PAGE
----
Thanks for a refreshing dose of truth helping to guard our hearts and minds.

    Bless you dear friends!

  • Melinda Ysaguirre

    This is a great discussion. When people are moving really quickly online there is a tendency to go the wrong way.

    What I watch for is motives-often times I begin to follow someone on Twitter and in a short time they are sending DM’s with links to purchase their books, records, etc…(and some lack the courtesty to even follow back)
    This puts up little red caution flags.

    When we greet new people for the first time, in a social setting-face to face, we don’t immediately start the conversation by writing down our websites, books, records, circumstances, and achivements on a napkin then handing it over to someone.

    When our motives humbly reflect our identity in Christ personal relationships thrive.

    Thanks for a refreshing dose of truth helping to guard our hearts and minds.

    Bless you dear friends!

  • Tami Heim

    Melinda – God has blessed you with many REAL relationships online and it thrills us daily to be included among them. You’re a constant encouragement and champion for all that is good. Thanks for disrupting the noise, speaking truth, and giving us so many moments where we are living JOYFULLTOO – in real time – with you. LYI.

  • http://www.kimcashtate.com Kim Cash Tate

    Such an interesting and convicting post! The online world truly is given to exaggeration. Even the word “friend” is an exaggeration when we compare it to the real world, yet because of Facebook, we are quick to call everyone that. In encouraging people online about something they’ve done or posted, if I say I “love” it, do I mean it in the truest sense, or in the online-way-of-saying-things sense? Hmmm… You asked if we notice insincerity and exaggeration in the online world. All day! That’s why I’m so thankful to you two for moving us to constantly check our hearts.

  • Anonymous

    And we are thankful that you are a successful Christian leader who still refuses to “drink the Kool-Aid,” which means frankly that “celebrity” isn’t your online mission—we align with you because you remain . . . simply, Kim.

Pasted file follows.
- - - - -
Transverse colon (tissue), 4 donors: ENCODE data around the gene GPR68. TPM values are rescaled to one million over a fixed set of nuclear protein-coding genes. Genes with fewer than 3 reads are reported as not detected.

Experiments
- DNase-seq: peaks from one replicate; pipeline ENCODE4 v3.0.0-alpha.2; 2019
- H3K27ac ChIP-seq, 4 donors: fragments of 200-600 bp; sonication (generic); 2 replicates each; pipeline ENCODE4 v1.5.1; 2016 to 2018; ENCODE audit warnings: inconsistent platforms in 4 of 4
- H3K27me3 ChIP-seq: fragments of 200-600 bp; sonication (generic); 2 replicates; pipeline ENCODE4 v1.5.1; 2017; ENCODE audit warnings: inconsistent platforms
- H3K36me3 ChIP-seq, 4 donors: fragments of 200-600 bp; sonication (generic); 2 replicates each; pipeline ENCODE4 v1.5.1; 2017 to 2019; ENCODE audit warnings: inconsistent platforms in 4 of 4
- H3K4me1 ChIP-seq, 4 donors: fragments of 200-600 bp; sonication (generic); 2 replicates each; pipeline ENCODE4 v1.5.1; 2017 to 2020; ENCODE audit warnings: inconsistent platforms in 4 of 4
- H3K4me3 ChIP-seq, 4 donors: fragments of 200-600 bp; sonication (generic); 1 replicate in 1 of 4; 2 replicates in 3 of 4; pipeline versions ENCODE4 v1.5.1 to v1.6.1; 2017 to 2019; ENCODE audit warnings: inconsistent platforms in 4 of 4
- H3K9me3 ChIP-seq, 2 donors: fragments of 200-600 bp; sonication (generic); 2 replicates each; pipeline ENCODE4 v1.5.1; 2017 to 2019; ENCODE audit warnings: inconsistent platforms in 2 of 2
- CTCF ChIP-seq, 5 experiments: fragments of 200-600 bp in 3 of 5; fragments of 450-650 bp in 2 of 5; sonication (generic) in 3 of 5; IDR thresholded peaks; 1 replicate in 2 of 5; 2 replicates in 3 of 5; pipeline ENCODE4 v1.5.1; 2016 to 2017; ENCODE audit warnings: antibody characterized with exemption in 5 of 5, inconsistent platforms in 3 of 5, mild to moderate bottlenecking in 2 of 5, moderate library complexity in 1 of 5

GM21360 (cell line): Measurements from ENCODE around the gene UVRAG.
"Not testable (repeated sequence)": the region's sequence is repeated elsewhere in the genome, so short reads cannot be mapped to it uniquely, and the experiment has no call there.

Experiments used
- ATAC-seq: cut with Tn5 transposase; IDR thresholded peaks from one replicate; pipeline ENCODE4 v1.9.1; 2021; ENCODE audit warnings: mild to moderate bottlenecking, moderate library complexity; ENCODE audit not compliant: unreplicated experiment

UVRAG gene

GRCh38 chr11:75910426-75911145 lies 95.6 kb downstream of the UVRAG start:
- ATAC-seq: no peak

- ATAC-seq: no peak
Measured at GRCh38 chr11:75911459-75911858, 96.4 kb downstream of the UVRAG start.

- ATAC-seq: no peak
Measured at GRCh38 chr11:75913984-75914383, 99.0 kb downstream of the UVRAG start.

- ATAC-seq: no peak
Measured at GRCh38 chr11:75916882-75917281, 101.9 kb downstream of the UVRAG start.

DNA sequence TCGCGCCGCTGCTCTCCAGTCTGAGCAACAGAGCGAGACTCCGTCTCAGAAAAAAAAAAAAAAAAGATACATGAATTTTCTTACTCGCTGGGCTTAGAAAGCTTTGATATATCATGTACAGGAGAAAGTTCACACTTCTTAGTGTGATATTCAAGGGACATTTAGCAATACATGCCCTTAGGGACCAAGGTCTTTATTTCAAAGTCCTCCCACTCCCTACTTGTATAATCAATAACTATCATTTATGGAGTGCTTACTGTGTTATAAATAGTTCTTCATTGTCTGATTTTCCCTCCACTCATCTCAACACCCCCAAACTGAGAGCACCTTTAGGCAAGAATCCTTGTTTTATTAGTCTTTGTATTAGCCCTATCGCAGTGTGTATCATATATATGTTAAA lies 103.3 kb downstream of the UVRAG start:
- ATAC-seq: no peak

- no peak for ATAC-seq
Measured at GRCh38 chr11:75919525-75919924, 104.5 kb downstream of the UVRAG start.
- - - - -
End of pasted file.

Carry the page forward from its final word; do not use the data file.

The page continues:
Yes, all of us—including moms who exaggerate about their kids and companies who exaggerate their success—need to keep our hearts in check and know the moment we are on shaky ground. It’s not as black and white as it looks . . . such delicious feasting ground for the enemy.

  • http://www.kimcashtate.com Kim Cash Tate

    Toni, I honestly don’t consider myself a “successful Christian leader,” but wherever God has me, if you ever see me “drink the Kool-aid”–please be quick to give me the smack-down. I don’t know why Twitter in particular seems to give believers license to pursue celebrity and lift themselves above others. I can only pray not to be used by the enemy in that way. And I mean it, smack me down if I do. :)

  • Anonymous

    This is a great conversation and one that I noticed myself a few months back. Your post on March 3rd really got my heart and head thinking about my presence online and wondering if I was truly honoring God. I’ve made some important and HUGE changes in my life since the first of the year and He is doing a mighty work. It’s so important for us to be authentic, compassionate, intentional and kind in all relationships…surrendering ourselves to His will for our lives instead of our own. “Relax and trust yourself. You are one-of-a-kind and created by God for specific conversations and appointments in this world. Authenticity attracts; while insincerity puts off.” – SO TRUE. Praying that He is honored in my everyday! Thank you for the continued push to be Christ like.. it’s good, good stuff.